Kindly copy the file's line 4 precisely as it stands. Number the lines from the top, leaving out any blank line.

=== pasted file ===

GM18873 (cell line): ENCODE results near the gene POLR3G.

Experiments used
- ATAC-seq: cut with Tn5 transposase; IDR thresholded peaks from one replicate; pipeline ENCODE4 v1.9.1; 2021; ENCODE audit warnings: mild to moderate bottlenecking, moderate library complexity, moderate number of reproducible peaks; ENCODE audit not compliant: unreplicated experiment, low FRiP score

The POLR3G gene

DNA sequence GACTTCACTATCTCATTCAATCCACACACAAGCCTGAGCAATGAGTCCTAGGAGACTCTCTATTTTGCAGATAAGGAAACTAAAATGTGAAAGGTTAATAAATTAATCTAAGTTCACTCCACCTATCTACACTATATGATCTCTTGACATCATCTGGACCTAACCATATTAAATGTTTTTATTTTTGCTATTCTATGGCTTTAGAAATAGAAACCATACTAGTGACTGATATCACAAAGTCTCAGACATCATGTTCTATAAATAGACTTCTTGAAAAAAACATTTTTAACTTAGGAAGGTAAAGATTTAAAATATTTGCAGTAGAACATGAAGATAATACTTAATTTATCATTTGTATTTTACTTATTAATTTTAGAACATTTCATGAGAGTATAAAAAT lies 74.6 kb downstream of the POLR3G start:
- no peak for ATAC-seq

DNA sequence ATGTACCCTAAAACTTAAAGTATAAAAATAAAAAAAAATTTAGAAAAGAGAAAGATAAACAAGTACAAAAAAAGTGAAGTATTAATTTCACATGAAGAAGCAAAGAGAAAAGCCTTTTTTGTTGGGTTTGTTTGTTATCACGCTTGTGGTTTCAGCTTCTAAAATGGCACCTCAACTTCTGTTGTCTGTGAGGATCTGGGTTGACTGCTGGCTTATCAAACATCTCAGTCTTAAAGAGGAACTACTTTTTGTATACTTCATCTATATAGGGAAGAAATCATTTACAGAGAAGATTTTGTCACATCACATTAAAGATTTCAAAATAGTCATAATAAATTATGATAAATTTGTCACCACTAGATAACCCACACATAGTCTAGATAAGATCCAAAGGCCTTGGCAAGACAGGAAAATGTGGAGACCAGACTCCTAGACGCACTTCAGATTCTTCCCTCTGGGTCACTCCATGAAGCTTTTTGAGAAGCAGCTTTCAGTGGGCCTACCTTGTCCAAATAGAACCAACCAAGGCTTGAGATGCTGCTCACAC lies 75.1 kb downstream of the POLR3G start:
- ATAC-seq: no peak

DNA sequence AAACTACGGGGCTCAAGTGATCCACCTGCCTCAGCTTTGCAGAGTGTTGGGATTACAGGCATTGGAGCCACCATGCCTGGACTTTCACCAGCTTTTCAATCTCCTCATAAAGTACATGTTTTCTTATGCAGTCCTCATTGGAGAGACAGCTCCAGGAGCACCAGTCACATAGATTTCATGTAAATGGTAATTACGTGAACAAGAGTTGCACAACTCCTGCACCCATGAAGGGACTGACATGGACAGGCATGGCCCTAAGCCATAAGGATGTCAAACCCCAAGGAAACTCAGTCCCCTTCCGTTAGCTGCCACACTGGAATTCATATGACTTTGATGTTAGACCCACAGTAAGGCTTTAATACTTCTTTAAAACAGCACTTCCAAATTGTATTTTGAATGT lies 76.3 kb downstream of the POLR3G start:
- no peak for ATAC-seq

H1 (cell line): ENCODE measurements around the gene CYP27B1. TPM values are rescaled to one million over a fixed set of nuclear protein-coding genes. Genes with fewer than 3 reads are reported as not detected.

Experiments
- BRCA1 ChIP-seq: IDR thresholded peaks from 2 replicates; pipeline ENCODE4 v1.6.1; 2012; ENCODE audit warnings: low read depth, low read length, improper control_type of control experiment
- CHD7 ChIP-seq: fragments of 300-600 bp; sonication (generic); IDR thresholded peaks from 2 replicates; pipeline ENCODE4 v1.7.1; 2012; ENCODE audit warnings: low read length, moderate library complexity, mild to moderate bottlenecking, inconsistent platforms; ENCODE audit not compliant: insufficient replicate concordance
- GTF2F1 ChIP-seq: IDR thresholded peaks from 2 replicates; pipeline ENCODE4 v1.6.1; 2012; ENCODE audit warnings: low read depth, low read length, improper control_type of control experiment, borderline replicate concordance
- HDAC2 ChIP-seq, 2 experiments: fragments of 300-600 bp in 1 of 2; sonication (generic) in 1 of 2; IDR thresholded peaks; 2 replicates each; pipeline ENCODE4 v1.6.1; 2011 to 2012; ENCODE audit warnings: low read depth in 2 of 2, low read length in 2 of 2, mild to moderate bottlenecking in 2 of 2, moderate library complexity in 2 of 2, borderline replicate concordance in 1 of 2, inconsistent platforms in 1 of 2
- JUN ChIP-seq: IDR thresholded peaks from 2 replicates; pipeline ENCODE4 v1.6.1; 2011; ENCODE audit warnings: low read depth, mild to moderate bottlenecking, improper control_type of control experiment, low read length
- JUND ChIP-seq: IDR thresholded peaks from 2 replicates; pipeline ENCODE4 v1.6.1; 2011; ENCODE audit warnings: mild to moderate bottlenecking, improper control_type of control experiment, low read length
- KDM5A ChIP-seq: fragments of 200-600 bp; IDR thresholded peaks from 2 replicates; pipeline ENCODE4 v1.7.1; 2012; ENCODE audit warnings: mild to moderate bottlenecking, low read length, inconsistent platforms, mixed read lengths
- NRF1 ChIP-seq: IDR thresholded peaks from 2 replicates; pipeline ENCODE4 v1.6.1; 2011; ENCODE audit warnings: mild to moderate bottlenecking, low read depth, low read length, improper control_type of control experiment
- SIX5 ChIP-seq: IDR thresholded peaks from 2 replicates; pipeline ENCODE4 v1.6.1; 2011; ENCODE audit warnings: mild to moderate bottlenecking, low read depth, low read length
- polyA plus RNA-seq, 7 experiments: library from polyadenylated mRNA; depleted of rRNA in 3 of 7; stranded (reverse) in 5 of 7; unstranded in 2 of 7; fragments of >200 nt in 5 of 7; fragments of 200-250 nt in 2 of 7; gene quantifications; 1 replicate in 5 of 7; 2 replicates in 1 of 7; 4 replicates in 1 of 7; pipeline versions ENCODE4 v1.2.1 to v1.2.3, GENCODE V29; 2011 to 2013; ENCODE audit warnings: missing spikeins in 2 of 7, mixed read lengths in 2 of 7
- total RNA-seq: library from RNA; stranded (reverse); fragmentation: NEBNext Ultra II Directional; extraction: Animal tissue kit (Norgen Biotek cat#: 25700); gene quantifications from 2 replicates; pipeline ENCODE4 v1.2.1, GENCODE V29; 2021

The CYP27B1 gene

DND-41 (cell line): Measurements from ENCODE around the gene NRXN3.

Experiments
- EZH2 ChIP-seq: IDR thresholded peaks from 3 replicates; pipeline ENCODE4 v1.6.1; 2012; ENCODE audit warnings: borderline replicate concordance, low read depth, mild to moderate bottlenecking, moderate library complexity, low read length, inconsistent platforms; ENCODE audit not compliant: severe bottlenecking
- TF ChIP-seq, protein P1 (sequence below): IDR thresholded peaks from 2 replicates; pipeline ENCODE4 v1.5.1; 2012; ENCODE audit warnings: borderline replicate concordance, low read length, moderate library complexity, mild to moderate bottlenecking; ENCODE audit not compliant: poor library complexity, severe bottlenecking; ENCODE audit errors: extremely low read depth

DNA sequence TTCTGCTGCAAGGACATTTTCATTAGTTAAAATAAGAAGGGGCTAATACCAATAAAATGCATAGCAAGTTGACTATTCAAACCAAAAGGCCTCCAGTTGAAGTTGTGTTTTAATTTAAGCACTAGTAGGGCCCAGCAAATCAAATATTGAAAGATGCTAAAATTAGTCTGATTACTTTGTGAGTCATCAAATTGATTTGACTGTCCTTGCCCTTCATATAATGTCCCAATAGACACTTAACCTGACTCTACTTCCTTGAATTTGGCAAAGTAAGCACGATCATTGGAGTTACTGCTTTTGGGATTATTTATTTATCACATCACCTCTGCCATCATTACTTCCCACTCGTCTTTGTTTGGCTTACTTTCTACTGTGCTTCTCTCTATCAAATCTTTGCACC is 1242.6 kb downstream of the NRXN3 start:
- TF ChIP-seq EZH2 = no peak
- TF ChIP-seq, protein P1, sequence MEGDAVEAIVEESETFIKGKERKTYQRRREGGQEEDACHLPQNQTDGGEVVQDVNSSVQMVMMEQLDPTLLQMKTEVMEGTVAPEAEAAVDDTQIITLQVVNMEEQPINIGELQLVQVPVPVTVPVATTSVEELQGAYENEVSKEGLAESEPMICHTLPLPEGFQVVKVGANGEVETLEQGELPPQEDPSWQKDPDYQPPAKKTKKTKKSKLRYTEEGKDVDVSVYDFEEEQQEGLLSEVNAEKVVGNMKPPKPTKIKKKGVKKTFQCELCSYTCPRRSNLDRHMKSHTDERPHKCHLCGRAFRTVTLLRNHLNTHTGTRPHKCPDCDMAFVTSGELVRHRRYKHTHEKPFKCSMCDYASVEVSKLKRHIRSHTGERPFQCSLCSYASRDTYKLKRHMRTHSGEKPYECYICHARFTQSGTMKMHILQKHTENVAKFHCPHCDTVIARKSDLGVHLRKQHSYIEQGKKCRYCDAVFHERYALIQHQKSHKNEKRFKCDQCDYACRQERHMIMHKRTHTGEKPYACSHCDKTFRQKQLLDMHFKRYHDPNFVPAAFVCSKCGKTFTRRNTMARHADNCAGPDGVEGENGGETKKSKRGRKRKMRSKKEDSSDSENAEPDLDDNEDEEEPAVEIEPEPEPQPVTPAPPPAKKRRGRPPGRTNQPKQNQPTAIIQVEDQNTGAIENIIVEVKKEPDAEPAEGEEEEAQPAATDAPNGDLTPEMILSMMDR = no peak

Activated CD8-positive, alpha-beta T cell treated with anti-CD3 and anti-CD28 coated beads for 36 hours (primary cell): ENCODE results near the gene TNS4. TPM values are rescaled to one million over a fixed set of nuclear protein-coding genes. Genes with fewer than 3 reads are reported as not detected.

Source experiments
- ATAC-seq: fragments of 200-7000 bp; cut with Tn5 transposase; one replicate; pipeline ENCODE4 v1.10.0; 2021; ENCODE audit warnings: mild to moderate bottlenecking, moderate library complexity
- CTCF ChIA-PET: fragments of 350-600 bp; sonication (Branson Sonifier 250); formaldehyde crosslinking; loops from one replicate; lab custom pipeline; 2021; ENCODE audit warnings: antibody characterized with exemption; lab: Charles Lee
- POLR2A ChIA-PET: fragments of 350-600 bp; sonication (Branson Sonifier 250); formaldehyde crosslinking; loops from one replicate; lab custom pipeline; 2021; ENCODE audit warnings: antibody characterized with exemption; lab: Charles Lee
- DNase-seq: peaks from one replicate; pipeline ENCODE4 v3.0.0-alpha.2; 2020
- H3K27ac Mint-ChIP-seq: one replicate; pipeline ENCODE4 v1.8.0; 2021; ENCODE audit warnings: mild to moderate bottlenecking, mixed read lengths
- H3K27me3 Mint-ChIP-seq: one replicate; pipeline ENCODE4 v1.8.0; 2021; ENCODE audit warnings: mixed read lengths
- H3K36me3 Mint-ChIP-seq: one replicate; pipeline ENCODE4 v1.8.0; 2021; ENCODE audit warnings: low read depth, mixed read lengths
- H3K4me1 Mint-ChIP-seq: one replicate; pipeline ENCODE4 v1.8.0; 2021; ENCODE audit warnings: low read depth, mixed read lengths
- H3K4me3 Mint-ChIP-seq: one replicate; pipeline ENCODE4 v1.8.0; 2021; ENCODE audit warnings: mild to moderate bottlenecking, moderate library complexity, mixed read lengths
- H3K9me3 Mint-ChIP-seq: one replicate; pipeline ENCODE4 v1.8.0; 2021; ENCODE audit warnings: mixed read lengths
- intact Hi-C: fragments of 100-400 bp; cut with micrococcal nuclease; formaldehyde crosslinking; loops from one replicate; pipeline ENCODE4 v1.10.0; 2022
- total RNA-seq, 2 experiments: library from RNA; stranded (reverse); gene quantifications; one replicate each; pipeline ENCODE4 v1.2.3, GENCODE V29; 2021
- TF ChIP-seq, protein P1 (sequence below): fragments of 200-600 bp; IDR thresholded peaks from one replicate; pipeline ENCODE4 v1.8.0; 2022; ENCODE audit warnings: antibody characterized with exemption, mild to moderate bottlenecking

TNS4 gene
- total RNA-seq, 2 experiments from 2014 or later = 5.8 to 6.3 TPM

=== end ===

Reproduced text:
The POLR3G gene